Some good advice about septic systems:
1) Don't talk to anyone in or around the Town Hall about the condition of your septic system.
2) No one can inspect the condition of your septic system without digging up the tank and the leach field.
3) One can replace either the tank or the leach field, and then 2 years later replace the other.
4) The only way to know if your system is not working is that the water stops going down the drains.
a) The vent pipe is plugged. (run a snake down it)
b) The drain pipe is plugged. (run a snake down it)
c) The tank is full. (have a company come out and drain it)
d) The leach field is plugged. (have a company dig up and replace the field)
5) Anything that is put down the drain, will will eventually have to be removed from the tank.
6) Grease clogs up your leach field.
7) Building Inspectors want new buyers to replace their septic systems: Refer to #2.
A State-approved site plan is about $5000.00. Refer to #1.
If you replace part or even all of an existing system, you don't need any approved design or state permits. Just call it a "repair" and do whatever you want. Gotta love New Hampshire!
Here's a local company that manufactures "innovative septic technology." http://presbyenvironmental.com/
Leach beds can fail. The ground around them becomes saturated and plugged with black gunk. Then the liquid doesn't percolate out, and the system backs up. This can be caused by improper construction, abuse, or neglect. In a modern system, the tank should be pumped periodically, depending on use, maybe as often as every 5 years or up to 10. If the tank isn't pumped, the "indigestible" solids that are supposed to settle in the tank start going into the leach system and plug it up.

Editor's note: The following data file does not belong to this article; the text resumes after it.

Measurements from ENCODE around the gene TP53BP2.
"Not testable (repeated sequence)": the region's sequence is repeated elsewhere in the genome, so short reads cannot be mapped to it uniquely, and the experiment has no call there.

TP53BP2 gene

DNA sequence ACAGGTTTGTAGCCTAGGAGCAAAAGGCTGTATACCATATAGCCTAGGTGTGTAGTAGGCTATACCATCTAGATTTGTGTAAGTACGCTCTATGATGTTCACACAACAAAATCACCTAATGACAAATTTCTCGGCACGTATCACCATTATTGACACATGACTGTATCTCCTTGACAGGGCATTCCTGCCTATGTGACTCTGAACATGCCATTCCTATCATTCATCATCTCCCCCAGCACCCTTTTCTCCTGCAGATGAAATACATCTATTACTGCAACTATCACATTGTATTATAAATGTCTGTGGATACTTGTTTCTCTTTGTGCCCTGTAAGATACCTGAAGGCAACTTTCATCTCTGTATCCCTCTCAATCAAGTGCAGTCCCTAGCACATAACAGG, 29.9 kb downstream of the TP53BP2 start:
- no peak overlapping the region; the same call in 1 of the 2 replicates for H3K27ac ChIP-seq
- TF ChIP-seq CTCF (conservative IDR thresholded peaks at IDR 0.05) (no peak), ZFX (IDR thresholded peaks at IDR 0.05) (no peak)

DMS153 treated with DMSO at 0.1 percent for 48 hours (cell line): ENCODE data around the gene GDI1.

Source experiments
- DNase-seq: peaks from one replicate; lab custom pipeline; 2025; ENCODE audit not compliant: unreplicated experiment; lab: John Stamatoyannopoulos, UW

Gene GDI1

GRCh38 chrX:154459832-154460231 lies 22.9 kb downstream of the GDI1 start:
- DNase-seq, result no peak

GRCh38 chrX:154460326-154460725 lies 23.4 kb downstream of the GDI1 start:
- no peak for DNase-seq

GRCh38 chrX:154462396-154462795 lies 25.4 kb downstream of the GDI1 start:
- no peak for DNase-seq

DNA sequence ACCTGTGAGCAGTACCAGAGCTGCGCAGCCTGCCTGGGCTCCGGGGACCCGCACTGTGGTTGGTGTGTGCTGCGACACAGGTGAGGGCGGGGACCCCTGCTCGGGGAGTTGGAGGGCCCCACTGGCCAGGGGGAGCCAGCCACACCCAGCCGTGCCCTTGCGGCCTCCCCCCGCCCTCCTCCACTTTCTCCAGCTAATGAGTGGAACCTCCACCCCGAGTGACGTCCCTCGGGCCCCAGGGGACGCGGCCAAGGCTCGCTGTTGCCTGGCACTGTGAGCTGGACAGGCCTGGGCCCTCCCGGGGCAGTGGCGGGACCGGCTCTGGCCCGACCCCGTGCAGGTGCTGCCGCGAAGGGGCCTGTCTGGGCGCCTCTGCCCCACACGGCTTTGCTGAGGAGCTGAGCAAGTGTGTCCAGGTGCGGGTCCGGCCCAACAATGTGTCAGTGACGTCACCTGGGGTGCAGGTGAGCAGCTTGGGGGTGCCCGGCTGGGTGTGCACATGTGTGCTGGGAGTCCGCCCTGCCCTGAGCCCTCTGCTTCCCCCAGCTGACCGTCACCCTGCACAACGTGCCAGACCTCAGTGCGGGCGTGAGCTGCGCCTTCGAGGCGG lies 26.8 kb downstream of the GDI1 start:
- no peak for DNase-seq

Before about 1967 (give or take a couple years), there were no state subdivision regulations or lot (percolation) testing requirements. Any system built before the regulations were in place is built to whatever design the installer thought was good enough. Some of them are great, and some really suck. I have seen chalets that were built as vacation homes where the entire "septic system" consisted of a "dry well" about the size of a barrel made out of dry-stacked concrete blocks and covered with a scrap of plywood and 6 inches of dirt. And of course even a system installed last week might be a disaster waiting to happen if it was a very poor "repair" job.
One thing a prospective buyer can do is to call around to the local "honey wagon" outfits to see if any of them know anything about the system. They might know at least what kind of tank is in the ground; whether it is concrete, steel, or good old-fashioned railroad ties. They would also know if it had been regularly pumped, and whether it had caused problems in the past.
The bottom line for any home buyer is: Caveat Emptor!